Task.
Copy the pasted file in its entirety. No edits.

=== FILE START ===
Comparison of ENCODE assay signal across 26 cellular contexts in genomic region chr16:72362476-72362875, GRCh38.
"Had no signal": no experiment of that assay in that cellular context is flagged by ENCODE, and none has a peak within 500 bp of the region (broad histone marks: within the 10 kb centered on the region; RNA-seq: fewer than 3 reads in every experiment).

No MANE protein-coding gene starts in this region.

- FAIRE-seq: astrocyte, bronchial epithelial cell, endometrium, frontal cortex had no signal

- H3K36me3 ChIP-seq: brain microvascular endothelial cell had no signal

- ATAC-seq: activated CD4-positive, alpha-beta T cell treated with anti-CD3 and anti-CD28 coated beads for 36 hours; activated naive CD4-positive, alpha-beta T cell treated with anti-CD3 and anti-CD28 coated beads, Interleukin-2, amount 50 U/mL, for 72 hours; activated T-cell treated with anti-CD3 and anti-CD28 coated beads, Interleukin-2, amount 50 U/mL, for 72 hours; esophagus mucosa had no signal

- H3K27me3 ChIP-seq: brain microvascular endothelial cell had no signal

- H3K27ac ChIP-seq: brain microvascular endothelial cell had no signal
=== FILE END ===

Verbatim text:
Comparison of ENCODE assay signal across 26 cellular contexts in genomic region chr16:72362476-72362875, GRCh38.
"Had no signal": no experiment of that assay in that cellular context is flagged by ENCODE, and none has a peak within 500 bp of the region (broad histone marks: within the 10 kb centered on the region; RNA-seq: fewer than 3 reads in every experiment).

No MANE protein-coding gene starts in this region.

- FAIRE-seq: astrocyte, bronchial epithelial cell, endometrium, frontal cortex had no signal

- H3K36me3 ChIP-seq: brain microvascular endothelial cell had no signal

- ATAC-seq: activated CD4-positive, alpha-beta T cell treated with anti-CD3 and anti-CD28 coated beads for 36 hours; activated naive CD4-positive, alpha-beta T cell treated with anti-CD3 and anti-CD28 coated beads, Interleukin-2, amount 50 U/mL, for 72 hours; activated T-cell treated with anti-CD3 and anti-CD28 coated beads, Interleukin-2, amount 50 U/mL, for 72 hours; esophagus mucosa had no signal

- H3K27me3 ChIP-seq: brain microvascular endothelial cell had no signal

- H3K27ac ChIP-seq: brain microvascular endothelial cell had no signal